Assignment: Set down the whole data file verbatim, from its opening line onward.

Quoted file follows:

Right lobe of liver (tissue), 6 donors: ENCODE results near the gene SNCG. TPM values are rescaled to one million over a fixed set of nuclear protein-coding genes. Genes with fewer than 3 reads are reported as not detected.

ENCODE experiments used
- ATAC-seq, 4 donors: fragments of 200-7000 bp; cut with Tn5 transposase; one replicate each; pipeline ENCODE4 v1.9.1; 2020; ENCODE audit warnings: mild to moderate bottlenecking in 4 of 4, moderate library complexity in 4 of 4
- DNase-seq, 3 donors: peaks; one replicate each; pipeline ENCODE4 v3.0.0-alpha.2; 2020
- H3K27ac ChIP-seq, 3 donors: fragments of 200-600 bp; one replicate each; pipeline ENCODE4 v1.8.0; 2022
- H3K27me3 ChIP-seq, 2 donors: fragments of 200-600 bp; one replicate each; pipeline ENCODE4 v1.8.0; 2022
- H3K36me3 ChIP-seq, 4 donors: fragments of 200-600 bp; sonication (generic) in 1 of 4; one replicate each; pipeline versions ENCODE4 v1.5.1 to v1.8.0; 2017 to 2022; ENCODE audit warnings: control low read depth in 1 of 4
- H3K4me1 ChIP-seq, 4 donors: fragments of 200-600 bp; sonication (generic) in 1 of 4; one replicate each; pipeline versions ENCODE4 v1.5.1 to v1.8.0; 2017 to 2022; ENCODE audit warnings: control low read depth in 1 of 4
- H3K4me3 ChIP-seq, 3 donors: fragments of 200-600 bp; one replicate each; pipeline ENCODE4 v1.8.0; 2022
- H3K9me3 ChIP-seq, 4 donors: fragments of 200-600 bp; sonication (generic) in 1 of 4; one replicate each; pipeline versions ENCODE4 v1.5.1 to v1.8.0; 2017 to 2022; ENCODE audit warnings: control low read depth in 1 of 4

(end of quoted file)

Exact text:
Right lobe of liver (tissue), 6 donors: ENCODE results near the gene SNCG. TPM values are rescaled to one million over a fixed set of nuclear protein-coding genes. Genes with fewer than 3 reads are reported as not detected.

ENCODE experiments used
- ATAC-seq, 4 donors: fragments of 200-7000 bp; cut with Tn5 transposase; one replicate each; pipeline ENCODE4 v1.9.1; 2020; ENCODE audit warnings: mild to moderate bottlenecking in 4 of 4, moderate library complexity in 4 of 4
- DNase-seq, 3 donors: peaks; one replicate each; pipeline ENCODE4 v3.0.0-alpha.2; 2020
- H3K27ac ChIP-seq, 3 donors: fragments of 200-600 bp; one replicate each; pipeline ENCODE4 v1.8.0; 2022
- H3K27me3 ChIP-seq, 2 donors: fragments of 200-600 bp; one replicate each; pipeline ENCODE4 v1.8.0; 2022
- H3K36me3 ChIP-seq, 4 donors: fragments of 200-600 bp; sonication (generic) in 1 of 4; one replicate each; pipeline versions ENCODE4 v1.5.1 to v1.8.0; 2017 to 2022; ENCODE audit warnings: control low read depth in 1 of 4
- H3K4me1 ChIP-seq, 4 donors: fragments of 200-600 bp; sonication (generic) in 1 of 4; one replicate each; pipeline versions ENCODE4 v1.5.1 to v1.8.0; 2017 to 2022; ENCODE audit warnings: control low read depth in 1 of 4
- H3K4me3 ChIP-seq, 3 donors: fragments of 200-600 bp; one replicate each; pipeline ENCODE4 v1.8.0; 2022
- H3K9me3 ChIP-seq, 4 donors: fragments of 200-600 bp; sonication (generic) in 1 of 4; one replicate each; pipeline versions ENCODE4 v1.5.1 to v1.8.0; 2017 to 2022; ENCODE audit warnings: control low read depth in 1 of 4